Tuesday, 1 October 2013

Public Policy as Education

The GPPF (Greek Public Policy Forum) is a unique think-tank in the sense that it tries to form bonds between applied politics and theoretical politics (politics versus policy). Policymaking, based on serious studies and in-depth analysis of the evolutionary course of social formations, can definitely boost social reforms to the benefit of both social groups and individuals.

Rarely do individuals embrace innovation and reforms. The very problem lies in the inability of governments and political parties to realize how difficult it is to convince individuals used to living in a stable and yet parochial environment to move on and change. Change is a traumatic experience; therefore, abandoning a previous state requires both logical persuasion and psychological elevation. Very few politicians combine scientific knowledge with communication skills. The majority of them are either dry technocrats or fierce populistsPolitics is not only a science but also an art. Not only does it apply to the brain but also to the heart.
One cannot expect individuals, who are usually trapped in their microcosm, unable to acquire a wider scope of the world, to want to abandon their present routine and opt for the unknown. Without emotional involvement privileged groups cannot empathize with other less privileged ones. Conflicts between the ‘haves’ and the ‘have-nots’ are perpetuated. The former group resists change whereas the latter one fights against the established authority. The conflict between preserving established values and revolting against them, the everlasting combat between progressive versus conservative, will never stop. It is the role of public policy to bridge the gap between these two extremes, educate the mind, analyze facts and offer plausible and viable solutions without disregarding the emotional nature of human beings.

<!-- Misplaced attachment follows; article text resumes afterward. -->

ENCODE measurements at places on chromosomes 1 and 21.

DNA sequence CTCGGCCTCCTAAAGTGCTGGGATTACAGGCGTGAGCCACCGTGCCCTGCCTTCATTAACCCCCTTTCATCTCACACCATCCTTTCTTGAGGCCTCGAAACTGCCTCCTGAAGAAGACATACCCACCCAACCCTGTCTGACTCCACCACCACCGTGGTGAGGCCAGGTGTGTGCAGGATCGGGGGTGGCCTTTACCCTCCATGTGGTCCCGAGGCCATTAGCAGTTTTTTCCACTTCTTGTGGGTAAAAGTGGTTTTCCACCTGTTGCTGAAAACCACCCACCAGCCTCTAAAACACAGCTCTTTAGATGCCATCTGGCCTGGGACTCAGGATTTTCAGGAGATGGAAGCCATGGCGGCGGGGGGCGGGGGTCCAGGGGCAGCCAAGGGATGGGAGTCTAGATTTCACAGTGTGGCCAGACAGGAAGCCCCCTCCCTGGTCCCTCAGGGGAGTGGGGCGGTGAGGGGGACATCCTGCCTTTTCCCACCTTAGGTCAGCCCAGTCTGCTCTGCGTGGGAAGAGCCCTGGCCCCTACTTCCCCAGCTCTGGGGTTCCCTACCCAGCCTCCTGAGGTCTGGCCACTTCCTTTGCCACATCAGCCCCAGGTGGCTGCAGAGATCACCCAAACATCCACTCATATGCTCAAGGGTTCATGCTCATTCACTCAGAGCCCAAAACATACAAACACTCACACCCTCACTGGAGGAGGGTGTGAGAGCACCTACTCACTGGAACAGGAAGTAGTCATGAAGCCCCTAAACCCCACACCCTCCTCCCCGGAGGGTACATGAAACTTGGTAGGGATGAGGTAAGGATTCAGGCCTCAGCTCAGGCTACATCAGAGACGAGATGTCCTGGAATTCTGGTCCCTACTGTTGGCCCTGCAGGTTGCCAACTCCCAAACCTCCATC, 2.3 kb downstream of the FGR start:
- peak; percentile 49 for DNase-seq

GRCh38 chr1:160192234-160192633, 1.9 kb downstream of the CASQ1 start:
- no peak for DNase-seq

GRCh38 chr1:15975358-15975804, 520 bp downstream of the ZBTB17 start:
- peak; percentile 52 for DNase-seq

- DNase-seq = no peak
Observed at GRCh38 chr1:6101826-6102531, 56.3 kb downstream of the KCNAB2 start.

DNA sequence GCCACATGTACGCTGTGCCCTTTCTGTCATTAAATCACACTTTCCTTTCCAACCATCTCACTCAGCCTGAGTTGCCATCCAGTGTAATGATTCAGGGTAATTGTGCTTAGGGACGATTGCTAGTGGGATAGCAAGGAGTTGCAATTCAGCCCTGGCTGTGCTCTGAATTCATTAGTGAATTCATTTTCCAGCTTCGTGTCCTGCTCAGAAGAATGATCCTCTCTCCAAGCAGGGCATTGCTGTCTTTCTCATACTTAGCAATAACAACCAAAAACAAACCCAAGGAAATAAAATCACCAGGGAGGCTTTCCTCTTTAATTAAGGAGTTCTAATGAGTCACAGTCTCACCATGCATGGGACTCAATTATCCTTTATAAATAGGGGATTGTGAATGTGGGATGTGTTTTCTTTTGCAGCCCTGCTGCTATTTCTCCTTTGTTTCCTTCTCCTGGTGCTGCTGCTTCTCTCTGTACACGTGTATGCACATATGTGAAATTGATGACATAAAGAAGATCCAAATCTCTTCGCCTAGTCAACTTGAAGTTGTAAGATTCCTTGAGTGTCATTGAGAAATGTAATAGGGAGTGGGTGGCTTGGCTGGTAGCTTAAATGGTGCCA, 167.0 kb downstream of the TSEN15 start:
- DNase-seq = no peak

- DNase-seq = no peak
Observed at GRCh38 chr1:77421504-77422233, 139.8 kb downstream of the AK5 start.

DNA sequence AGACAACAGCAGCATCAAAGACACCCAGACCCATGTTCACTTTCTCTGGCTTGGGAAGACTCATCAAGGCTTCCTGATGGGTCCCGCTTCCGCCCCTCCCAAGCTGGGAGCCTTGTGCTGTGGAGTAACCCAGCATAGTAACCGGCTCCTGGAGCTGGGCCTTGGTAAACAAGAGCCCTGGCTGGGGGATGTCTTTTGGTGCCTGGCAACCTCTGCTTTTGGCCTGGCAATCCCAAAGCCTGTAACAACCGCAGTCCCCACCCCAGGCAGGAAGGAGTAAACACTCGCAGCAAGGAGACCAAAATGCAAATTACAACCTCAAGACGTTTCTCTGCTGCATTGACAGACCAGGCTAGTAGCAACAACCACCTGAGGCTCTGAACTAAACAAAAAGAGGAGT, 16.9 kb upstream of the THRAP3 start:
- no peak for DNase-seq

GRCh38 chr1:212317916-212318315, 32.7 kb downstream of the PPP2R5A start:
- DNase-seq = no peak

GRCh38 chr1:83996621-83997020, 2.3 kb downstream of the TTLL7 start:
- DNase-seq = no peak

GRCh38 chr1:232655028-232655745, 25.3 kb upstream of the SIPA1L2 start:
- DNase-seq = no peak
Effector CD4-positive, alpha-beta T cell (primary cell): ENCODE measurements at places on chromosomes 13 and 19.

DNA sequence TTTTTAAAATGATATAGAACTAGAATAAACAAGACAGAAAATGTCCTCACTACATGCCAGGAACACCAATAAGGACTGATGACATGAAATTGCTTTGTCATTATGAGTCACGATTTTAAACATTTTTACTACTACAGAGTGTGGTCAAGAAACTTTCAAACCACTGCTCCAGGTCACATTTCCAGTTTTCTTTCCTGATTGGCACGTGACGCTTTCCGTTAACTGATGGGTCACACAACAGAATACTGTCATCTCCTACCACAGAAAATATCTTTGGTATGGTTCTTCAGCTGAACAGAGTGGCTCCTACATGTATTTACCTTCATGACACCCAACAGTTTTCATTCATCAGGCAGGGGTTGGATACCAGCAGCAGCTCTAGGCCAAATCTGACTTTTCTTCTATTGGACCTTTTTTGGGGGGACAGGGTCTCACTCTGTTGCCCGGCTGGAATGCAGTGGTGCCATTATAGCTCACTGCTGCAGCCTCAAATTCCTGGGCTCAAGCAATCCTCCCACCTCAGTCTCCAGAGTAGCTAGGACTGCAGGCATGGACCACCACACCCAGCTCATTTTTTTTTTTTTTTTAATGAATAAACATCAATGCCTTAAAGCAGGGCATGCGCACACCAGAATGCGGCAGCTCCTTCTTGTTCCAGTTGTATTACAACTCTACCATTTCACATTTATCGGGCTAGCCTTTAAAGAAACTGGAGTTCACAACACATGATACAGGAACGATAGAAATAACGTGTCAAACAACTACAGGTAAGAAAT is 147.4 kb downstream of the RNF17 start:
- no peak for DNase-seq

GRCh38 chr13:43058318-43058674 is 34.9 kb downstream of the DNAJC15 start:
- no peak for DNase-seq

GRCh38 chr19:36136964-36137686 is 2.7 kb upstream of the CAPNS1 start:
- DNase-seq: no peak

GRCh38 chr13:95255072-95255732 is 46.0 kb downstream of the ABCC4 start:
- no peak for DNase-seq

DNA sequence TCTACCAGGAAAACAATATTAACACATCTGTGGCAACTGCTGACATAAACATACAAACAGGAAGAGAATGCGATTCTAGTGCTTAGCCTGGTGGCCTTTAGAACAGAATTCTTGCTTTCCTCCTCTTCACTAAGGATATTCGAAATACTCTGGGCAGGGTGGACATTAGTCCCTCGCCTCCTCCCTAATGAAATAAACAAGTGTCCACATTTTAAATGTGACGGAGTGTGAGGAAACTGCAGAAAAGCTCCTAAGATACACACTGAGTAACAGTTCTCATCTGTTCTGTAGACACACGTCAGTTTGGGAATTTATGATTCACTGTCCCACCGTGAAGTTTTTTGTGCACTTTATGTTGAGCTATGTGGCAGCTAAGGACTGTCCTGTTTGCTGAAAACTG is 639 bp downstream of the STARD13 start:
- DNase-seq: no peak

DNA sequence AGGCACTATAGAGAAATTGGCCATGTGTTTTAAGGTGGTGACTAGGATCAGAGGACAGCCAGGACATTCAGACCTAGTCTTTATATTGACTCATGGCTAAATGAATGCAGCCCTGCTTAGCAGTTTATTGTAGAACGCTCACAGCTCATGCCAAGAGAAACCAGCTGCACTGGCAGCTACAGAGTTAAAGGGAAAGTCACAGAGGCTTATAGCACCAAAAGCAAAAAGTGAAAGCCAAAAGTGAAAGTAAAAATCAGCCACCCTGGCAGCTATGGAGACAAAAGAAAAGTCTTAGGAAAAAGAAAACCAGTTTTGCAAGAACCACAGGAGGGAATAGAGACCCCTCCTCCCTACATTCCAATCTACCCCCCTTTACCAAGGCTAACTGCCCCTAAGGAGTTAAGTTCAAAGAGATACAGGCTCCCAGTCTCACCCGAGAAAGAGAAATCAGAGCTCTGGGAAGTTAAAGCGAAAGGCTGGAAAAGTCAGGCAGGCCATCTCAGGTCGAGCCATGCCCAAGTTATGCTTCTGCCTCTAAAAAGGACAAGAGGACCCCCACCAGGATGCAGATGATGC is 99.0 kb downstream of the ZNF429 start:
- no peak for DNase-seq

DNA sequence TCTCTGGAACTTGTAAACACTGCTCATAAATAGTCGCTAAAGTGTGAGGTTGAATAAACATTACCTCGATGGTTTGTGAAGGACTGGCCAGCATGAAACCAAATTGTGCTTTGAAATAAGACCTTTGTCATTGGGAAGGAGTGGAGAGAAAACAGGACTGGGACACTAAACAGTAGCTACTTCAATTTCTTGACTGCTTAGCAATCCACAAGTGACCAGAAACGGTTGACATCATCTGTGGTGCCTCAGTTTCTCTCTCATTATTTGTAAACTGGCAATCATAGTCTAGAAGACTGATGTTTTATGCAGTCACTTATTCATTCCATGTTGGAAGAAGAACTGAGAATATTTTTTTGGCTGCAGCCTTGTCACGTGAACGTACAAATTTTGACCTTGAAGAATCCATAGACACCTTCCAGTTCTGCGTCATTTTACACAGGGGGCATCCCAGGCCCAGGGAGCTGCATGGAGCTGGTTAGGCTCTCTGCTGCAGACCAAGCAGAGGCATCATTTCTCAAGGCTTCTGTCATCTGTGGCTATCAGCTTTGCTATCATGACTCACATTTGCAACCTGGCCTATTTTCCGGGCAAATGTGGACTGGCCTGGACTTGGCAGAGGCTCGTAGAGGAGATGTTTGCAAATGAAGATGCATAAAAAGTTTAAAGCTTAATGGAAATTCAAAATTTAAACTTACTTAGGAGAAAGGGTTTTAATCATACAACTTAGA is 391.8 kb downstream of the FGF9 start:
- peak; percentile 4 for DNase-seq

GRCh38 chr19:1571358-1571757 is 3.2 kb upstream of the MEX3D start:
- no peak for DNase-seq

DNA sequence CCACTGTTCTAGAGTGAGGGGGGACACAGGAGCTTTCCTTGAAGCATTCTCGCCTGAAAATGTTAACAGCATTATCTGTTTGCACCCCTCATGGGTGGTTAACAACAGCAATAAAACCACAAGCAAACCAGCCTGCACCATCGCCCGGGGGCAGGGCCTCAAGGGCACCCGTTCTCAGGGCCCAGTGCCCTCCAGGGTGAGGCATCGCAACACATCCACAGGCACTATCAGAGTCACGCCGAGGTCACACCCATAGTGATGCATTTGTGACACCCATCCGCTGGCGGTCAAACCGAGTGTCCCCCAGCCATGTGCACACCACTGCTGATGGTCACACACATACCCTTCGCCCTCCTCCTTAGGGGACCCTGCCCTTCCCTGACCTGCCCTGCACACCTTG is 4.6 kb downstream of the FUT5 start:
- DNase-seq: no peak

Public policy experts, by offering their valuable advice, are expected to be able to predict, amend, and prevent the extreme reactions of the public. Their responsibility is not only to offer expertise but also to educate voters, administrators, and members of governments as well as political parties.

Diana Papaeliou (teacher/ educator)

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